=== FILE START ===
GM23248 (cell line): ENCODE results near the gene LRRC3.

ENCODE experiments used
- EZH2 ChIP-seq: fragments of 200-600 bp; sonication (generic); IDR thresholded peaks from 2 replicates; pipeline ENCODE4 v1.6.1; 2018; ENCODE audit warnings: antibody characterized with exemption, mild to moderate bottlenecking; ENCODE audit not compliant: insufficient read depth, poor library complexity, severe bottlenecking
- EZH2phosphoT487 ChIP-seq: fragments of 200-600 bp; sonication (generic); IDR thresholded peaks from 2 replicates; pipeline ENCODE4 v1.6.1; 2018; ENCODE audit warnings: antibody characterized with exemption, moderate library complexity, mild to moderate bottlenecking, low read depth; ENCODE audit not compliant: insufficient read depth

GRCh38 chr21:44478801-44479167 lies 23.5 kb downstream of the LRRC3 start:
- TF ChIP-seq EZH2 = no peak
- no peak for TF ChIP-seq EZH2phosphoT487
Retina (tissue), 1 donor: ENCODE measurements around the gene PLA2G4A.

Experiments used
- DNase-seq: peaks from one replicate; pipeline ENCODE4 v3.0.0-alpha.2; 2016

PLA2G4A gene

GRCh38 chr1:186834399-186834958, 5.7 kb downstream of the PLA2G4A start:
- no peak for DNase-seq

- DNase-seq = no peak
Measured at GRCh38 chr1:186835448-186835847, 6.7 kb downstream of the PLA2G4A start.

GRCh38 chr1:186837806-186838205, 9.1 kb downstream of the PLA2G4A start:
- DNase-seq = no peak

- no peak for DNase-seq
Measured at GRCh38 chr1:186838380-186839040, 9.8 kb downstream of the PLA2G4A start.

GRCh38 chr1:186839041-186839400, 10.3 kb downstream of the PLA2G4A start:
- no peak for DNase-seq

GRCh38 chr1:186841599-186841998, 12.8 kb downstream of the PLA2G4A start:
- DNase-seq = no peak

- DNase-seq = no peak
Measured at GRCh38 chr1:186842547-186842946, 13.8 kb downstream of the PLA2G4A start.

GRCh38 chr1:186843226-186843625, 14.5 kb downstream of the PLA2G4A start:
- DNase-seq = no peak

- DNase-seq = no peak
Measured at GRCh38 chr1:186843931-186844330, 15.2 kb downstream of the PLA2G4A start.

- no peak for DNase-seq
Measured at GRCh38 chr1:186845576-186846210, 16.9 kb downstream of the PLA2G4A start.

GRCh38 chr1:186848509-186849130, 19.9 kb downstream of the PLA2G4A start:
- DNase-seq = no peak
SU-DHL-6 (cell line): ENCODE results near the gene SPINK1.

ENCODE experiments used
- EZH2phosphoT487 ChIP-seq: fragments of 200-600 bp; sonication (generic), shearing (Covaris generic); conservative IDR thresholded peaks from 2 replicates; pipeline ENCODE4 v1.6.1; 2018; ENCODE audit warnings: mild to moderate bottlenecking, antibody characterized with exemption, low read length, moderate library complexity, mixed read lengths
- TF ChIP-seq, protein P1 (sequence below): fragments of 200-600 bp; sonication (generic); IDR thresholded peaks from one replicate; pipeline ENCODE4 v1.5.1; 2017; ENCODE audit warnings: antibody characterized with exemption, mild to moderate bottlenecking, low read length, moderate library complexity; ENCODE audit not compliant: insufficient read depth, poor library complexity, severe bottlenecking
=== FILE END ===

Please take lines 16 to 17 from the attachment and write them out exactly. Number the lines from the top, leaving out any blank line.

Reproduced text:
GRCh38 chr1:186837806-186838205, 9.1 kb downstream of the PLA2G4A start:
- DNase-seq = no peak